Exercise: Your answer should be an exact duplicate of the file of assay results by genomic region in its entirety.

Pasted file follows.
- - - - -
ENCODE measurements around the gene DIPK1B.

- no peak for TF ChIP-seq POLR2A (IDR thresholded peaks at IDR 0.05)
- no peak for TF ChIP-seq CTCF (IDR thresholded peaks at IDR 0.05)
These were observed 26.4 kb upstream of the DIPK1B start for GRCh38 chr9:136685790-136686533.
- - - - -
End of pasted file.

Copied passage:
ENCODE measurements around the gene DIPK1B.

- no peak for TF ChIP-seq POLR2A (IDR thresholded peaks at IDR 0.05)
- no peak for TF ChIP-seq CTCF (IDR thresholded peaks at IDR 0.05)
These were observed 26.4 kb upstream of the DIPK1B start for GRCh38 chr9:136685790-136686533.